ZIMBABWE: SADC must take a firm stance now to avert civil strife
'The time has come for SADC to send a strong and consistent message that the situation in Zimbabwe has grown worse, that the Zimbabwean authorities should not allow human rights to be violated with impunity , and that SADC will monitor developments more closely on the ground through its own monitors with the aim of promoting the respect of fundamental human rights necessary for a free and fair election,' Amnesty International said.
The organisation believes, as former South Africa President Nelson Mandela stated to the assembled at the 1997 SADC Summit also in Blantyre, that: 'The right of citizens to participate unhindered in political activities in the country of their birthright is a non-negotiable basic principle to which we all subscribe... We collectively cannot remain silent when political or civil movements are harassed and suppressed through harsh state action.'
The deteriorating human rights situation in Zimbabwe places in real jeopardy the possibility of free and fair elections taking place on 9 to 10 March 2002, and raises the spectre of such violent repression of political opposition degenerating into civil war and the possibility of state- sponsored militias undermining any attempt to reassert the rule of law,' Amnesty International said in a memorandum to the assembled leaders.
In just the past few weeks, the organisation has received reports of up to 10 people killed in violent repression by state-sponsored militias, including:
On 20 December, Milton Chambati, 45, was stabbed to death and his head was hacked off by a group of about 50 suspected members of the Zanu PF Youth Brigade who had besieged Magunje town in northwest Zimbabwe, and started beating up opposition party members. Police have not arrested anyone in connection with the killing, and failed or refused to investigate the matter.
On 21 December, ZANU-PF youth in Karoi stabbed to death Titus Nheya, 56, a veteran politician and trade unionist who had contested the Zvimba South parliamentary seat for the opposition. The group was reportedly led by a well known war veteran. When the Movement for Democratic Change (MDC) reported the incident to the police, the war veteran was arrested but later released without charge. The case appeared to have been closed.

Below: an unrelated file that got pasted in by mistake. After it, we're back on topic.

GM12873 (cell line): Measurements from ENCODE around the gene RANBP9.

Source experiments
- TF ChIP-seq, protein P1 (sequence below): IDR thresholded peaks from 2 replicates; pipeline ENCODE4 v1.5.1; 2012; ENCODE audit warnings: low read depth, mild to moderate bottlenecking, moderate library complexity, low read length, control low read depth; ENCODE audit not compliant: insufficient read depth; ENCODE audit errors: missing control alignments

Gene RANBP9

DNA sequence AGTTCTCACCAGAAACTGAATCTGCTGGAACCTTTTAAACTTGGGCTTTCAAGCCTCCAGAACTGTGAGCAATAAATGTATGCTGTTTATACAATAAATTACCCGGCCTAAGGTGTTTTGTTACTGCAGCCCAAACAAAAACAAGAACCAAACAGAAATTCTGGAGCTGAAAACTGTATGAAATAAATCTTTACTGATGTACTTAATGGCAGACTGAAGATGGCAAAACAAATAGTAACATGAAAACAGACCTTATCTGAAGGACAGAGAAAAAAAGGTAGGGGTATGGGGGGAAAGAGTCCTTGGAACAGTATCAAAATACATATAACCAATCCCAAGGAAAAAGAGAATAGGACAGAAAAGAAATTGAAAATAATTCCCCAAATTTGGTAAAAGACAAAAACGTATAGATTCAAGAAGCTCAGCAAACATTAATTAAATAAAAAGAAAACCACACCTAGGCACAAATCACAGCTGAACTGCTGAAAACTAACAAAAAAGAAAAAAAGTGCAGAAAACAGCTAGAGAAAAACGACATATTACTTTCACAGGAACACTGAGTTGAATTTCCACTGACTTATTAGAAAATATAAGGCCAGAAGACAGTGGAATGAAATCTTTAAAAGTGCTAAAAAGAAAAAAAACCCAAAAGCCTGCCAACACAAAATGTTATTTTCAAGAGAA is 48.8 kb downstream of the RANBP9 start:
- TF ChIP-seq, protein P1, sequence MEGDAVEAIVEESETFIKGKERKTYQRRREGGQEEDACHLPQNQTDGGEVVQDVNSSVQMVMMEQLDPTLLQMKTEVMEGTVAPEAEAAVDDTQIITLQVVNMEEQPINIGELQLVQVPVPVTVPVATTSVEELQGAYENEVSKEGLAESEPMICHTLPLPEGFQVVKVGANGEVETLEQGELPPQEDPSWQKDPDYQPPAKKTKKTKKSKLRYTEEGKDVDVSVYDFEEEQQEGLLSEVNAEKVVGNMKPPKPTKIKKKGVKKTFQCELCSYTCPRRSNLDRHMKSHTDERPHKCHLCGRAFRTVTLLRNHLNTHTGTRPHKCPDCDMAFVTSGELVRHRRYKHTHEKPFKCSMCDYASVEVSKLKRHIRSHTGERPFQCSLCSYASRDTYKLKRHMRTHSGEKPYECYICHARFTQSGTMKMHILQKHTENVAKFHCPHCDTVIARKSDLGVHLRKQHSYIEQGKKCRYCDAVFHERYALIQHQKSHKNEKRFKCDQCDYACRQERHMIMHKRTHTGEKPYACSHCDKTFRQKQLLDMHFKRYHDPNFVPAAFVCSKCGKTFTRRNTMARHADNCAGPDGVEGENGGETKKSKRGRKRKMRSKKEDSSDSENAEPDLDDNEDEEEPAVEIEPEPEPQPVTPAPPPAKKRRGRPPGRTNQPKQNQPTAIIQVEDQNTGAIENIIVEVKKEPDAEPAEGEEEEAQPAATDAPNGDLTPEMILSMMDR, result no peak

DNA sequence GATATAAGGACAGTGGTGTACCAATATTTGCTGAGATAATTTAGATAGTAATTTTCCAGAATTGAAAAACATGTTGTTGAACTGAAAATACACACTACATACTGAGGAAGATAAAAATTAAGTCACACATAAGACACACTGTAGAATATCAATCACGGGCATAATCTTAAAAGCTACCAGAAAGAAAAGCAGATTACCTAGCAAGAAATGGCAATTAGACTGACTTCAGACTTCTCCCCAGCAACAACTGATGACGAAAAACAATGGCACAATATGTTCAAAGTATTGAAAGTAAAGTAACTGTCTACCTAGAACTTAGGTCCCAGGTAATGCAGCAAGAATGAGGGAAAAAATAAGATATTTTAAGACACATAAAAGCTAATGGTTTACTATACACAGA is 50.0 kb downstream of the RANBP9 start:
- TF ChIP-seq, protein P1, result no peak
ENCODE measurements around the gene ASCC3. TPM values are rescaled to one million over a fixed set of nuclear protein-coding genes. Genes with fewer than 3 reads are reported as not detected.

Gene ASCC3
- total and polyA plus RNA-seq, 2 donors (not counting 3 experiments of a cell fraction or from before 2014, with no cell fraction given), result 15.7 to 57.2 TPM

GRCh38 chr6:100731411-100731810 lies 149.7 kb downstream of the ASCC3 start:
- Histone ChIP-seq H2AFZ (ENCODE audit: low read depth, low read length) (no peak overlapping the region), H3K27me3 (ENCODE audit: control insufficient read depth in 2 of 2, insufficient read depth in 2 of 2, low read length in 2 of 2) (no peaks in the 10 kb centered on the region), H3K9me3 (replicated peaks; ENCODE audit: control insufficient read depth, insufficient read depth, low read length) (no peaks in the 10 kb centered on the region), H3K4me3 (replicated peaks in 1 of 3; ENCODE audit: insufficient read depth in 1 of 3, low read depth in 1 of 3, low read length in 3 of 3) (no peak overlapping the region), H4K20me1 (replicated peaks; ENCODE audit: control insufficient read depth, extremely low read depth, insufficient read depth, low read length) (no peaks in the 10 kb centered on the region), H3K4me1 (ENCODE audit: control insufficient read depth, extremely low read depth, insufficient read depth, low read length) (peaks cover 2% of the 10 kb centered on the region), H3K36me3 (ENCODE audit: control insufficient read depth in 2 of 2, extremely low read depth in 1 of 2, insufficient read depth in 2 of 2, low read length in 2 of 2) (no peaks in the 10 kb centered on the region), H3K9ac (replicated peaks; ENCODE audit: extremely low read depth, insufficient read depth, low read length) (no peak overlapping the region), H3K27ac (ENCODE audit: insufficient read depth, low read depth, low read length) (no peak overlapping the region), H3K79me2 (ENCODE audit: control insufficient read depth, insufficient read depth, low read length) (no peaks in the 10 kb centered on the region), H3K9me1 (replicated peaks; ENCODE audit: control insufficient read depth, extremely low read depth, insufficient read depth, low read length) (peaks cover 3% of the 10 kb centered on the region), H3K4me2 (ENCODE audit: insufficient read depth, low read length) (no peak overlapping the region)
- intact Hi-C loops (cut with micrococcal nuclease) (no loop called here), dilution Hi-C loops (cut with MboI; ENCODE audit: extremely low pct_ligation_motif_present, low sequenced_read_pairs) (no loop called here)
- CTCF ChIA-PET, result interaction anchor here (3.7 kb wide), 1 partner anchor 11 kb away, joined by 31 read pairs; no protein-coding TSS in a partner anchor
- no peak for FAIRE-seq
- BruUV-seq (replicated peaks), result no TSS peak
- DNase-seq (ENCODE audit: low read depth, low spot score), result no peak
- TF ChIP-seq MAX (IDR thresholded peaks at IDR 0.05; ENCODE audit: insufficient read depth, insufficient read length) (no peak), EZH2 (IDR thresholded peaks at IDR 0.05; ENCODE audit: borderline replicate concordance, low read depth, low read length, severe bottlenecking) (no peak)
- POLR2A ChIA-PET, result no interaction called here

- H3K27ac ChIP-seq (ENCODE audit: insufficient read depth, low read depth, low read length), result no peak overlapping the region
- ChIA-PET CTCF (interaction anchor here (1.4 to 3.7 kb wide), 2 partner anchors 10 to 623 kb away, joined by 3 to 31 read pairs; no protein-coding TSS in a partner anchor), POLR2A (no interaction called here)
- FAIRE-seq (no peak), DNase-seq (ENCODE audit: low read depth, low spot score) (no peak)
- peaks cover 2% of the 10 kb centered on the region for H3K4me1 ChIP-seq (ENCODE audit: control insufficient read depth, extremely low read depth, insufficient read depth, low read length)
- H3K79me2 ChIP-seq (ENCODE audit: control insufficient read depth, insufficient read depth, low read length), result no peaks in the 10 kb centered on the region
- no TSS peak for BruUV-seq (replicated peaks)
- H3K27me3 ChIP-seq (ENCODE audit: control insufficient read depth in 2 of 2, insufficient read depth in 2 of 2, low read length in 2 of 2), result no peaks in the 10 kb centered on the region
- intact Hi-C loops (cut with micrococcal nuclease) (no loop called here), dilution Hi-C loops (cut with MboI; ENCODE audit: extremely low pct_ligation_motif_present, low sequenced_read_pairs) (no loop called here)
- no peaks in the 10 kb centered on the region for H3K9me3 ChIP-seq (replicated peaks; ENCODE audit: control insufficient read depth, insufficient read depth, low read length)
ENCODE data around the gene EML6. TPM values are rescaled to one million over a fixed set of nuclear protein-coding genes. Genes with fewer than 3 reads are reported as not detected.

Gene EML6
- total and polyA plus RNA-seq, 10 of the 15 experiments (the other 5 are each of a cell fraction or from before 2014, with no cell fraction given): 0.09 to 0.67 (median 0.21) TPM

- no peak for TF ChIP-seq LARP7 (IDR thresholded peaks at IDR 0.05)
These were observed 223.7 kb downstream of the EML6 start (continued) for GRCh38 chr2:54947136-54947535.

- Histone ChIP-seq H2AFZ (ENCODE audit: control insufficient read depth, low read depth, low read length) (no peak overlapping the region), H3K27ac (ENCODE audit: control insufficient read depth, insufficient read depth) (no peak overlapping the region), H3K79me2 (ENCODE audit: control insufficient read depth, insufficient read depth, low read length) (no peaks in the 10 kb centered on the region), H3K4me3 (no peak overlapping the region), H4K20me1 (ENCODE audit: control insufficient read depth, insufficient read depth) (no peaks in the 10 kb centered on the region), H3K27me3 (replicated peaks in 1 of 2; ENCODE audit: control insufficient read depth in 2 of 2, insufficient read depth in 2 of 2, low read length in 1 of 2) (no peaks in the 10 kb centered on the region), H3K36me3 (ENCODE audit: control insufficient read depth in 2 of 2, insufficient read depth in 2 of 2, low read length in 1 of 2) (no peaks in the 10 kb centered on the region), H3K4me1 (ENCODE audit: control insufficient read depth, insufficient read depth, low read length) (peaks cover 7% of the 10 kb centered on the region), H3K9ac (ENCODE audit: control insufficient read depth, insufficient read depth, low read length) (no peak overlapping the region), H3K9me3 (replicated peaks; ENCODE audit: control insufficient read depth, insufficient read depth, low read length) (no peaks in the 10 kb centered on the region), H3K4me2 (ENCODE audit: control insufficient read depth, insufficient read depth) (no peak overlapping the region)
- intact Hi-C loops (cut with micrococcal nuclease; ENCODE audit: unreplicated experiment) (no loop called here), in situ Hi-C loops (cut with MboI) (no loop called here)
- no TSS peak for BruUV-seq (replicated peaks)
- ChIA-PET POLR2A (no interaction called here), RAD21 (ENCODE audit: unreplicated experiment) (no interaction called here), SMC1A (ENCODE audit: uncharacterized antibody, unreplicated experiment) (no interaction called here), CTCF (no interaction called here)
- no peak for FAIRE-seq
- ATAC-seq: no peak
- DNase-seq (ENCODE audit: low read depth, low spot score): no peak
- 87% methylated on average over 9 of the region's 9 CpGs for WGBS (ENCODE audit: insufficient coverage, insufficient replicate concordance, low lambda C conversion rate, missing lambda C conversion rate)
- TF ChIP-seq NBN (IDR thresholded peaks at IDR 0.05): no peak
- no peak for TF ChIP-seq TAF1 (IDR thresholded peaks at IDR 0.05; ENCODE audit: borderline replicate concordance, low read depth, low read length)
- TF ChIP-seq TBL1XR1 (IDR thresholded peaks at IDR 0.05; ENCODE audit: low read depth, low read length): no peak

Opposition political member Rambisai Nyika was killed December 24 in Gokwe, in western Zimbabwe, allegedly by militant supporters of ZANU-PF. To Amnesty International's knowledge, no investigation into the killings has been carried out.
Opposition activist Laban Chiweta, died in hospital on 26 December from burns and head injuries. National Youth Service members allegedly attacked him in the town of Trojan Mine near Bindura on 6 December. Opposition officials said the attack on Chiweta and others took place in the presence of police officers who neither intervened nor arrested the assailants.
Trymore Midzi, 24, died on 31 December at the Avenues Clinic in Harare after allegedly being stabbed on 29 December in Bindura by ZANU-PF supporters and young trainees from the Border Gezi Youth Training Centre. Police have reportedly arrested suspects.
Amnesty International's main recommendation to the gathering of the Southern African heads of state is simple: 'The SADC Presidents should deploy immediately a credible presence of human rights monitors - in addition to election monitors from the SADC Parliamentary Forum to observe the presidential balloting in March 2002 - to avert further political killings, 'disappearances', torture and mass displacement of rural people,' Amnesty International said.
The organisation is concerned about the conflicting messages about its stance on the Zimbabwe crisis since September. To correct any inconsistency in its message to Zimbabwe, Amnesty International urges the SADC Heads of State to send a strong, clear message at the 13 to 15 January 2002 Summit that state - sponsored violence in Zimbabwe cannot be tolerated by the international community. Inter-governmental organisations, such as the Commonwealth and the European Union, should be approached to provide positive support for specific measures to create a monitoring mechanism in Zimbabwe through SADC, and its Organ on Politics, Defence and Security.
Amnesty International welcomed the initiative by SADC when it held an extraordinary two - day summit on 17 and 18 September 2001 in Harare to help facilitate dialogue to ease the Zimbabwean political crisis. The Summit's opening statement, and the subsequent action by the regional heads of state, constituted a positive initiative to reverse the drift towards the indiscriminate political assaults that has emerged there.
Yet the final communique of the SADC ministerial task force visiting Zimbabwe from 10 to 12 December 2001 stated that SADC 'welcomed the improved atmosphere of calm and stability' and expressed their gratification to learn that 'violence on the farms had reduced significantly, and that the few reported incidents were being dealt with under the criminal justice system, in accordance with the rule of law, irrespective of the political affiliation of the alleged perpetrators'. More recently, the chairperson of that SADC ministerial task force, Malawi's foreign minister Lilian Patel, reportedly stated on 3 January 2002, that the upcoming Summit will discuss ways to raise funds for the inter-Congolese dialogue and not the Zimbabwe crisis, which she described as an 'internal problem'.